NDEs: It still comes back to epistemology (Agnosticism)

by dhw, Wednesday, November 04, 2020, 11:26 (25 days ago) @ xeno6696

dhw: I must confess I’m struggling to understand the exact nature of your problem here. There are certain subjects concerning which we will never have “knowledge” – i.e. certainty that something is objectively true – unless there really is another world and a supreme being who can give us all the answers. In NDEs and OBEs, the letter E stands for experience. A posteriori = empirical, i.e. based on experience. If an NDE or OBE leads the patient or anyone else to a particular belief, that belief is by definition a posteriori. But in terms of epistemology that doesn’t matter two hoots, because in no way can the belief be called knowledge! In other words, you can adhere to as many –isms and -osophies and -ologies as you like, but it will all boil down to subjective belief. In some cases, people will call it faith.

Xeno: A huge correction to my thinking has been to separate mind-dependent phenomena from mind-independent phenomena. Deconflicting this by itself, corrects for a great deal of fundamental misunderstandings about life in general.
The correction creates the following bifurcation:
1. Mind dependent acquisition of knowledge of mind-independent phenomena. (Stars, physics, chemistry, etc.)
2. Mind dependent acquisition of knowledge of mind-dependent phenomena. (concepts, language, imaginings)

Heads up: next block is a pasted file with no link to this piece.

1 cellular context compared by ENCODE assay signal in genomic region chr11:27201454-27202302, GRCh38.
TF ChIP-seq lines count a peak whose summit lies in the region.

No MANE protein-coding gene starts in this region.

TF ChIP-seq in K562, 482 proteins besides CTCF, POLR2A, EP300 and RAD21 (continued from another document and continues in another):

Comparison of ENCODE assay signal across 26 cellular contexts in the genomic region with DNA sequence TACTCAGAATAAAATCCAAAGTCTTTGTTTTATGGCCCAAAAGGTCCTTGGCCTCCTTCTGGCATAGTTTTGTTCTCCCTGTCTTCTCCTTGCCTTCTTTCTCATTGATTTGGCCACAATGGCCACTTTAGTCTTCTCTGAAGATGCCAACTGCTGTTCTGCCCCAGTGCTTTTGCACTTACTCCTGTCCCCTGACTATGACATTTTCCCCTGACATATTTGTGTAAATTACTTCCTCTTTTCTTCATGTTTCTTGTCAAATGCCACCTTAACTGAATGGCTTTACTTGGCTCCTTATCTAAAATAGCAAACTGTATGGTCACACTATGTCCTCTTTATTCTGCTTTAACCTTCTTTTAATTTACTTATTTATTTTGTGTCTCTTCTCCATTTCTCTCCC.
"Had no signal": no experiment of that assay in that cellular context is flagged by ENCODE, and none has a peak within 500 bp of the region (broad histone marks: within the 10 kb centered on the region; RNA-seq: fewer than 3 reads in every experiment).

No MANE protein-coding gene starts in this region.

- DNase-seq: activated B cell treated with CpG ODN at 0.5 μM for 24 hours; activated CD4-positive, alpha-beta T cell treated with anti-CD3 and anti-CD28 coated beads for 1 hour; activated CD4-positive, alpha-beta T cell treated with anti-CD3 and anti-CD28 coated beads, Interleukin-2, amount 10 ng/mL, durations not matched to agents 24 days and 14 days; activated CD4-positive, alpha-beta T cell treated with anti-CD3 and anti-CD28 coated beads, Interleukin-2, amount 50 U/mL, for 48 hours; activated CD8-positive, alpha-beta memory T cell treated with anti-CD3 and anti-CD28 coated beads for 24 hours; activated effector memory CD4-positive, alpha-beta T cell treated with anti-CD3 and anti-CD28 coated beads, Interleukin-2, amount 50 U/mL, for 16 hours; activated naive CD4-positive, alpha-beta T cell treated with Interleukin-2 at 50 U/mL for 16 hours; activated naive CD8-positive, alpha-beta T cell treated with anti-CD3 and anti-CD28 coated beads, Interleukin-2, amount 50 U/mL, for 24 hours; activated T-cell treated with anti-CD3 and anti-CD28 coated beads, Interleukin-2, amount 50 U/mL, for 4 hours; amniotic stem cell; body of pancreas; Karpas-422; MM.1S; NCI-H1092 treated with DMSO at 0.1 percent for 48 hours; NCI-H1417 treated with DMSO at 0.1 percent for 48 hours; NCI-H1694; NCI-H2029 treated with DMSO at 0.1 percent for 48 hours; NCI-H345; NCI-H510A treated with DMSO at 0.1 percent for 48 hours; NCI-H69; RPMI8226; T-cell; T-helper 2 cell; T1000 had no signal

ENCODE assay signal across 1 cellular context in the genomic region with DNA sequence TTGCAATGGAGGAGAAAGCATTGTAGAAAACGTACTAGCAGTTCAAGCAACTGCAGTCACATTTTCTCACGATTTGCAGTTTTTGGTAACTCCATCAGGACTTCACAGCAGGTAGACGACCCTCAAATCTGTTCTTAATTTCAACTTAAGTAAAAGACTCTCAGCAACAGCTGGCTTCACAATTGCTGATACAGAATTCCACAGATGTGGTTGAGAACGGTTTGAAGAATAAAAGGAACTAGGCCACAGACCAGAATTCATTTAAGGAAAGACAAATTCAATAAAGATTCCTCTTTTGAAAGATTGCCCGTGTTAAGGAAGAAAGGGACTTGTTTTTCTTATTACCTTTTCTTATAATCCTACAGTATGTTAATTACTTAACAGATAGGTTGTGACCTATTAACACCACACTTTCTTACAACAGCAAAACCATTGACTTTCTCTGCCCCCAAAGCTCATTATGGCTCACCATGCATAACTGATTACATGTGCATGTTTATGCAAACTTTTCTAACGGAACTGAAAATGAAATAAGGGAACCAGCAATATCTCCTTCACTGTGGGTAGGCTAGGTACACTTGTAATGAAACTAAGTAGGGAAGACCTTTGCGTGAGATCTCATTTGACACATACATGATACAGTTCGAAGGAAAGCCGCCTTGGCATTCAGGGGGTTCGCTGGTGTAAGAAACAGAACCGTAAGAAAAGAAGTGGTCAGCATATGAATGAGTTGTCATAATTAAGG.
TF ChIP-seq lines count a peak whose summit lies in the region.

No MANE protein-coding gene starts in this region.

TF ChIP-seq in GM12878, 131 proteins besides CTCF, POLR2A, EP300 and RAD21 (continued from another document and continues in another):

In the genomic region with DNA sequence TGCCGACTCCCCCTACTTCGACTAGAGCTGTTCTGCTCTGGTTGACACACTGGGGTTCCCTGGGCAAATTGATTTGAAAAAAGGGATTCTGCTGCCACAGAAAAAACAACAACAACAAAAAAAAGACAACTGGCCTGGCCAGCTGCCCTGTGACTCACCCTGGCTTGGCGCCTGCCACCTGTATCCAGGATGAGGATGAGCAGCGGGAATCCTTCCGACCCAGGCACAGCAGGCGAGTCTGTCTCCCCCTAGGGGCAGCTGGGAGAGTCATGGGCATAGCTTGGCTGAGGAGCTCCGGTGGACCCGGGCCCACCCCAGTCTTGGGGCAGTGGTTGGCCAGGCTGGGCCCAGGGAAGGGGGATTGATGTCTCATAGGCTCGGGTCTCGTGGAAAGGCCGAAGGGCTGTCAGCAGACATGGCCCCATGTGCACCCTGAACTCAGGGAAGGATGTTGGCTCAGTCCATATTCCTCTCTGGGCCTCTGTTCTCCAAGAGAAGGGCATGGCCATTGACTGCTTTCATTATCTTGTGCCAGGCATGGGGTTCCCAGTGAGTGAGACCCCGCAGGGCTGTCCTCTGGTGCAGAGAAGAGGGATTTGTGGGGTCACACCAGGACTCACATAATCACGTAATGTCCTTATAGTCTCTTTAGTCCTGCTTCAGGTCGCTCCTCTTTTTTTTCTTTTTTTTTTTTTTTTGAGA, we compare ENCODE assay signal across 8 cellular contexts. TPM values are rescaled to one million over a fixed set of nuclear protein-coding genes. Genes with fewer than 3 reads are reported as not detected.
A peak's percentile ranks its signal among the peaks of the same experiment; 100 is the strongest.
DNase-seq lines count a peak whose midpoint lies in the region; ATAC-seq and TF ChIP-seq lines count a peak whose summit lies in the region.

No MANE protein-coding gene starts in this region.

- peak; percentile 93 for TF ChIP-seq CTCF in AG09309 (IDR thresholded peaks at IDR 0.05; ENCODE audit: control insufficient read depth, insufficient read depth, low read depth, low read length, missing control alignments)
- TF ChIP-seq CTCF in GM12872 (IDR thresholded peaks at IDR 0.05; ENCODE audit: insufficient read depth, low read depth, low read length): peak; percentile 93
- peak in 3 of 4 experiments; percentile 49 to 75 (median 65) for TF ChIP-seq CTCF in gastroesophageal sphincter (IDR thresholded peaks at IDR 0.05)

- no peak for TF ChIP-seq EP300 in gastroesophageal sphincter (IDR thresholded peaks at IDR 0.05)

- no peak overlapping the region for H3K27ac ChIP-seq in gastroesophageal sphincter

I can only give you my personal take on all this, as above. Even apparently mind-independent “knowledge” can be challenged (the sciences have changed throughout the ages as new discoveries have been made). The nearest we can get to objective “knowledge” is a general consensus among those who are aware of the matter under discussion. There has to be an objective truth, but we have no way of knowing it because our perceptions are subjective.

Xeno: The culture here in the states discounts the humanities so terribly based precisely upon this incorrect understanding.

This is not a matter of understanding but of values. If society holds the study of the material world (science) to be of greater value than literature, art, philosophy etc., you and I will throw our hands in the air, but that has nothing to do with “knowledge”. The humanities do not claim to explain the workings of the material world, and you and I subjectively consider the enrichment of experience, aesthetic enjoyment, study of the past etc. to be of equal value. The rest of this post follows the same line of thinking. I would suggest that foundationalism is of no help to you if you are looking for “truth” or – more relevantly in my opinion – for values that will give you the kind of balance you are looking for in your life!

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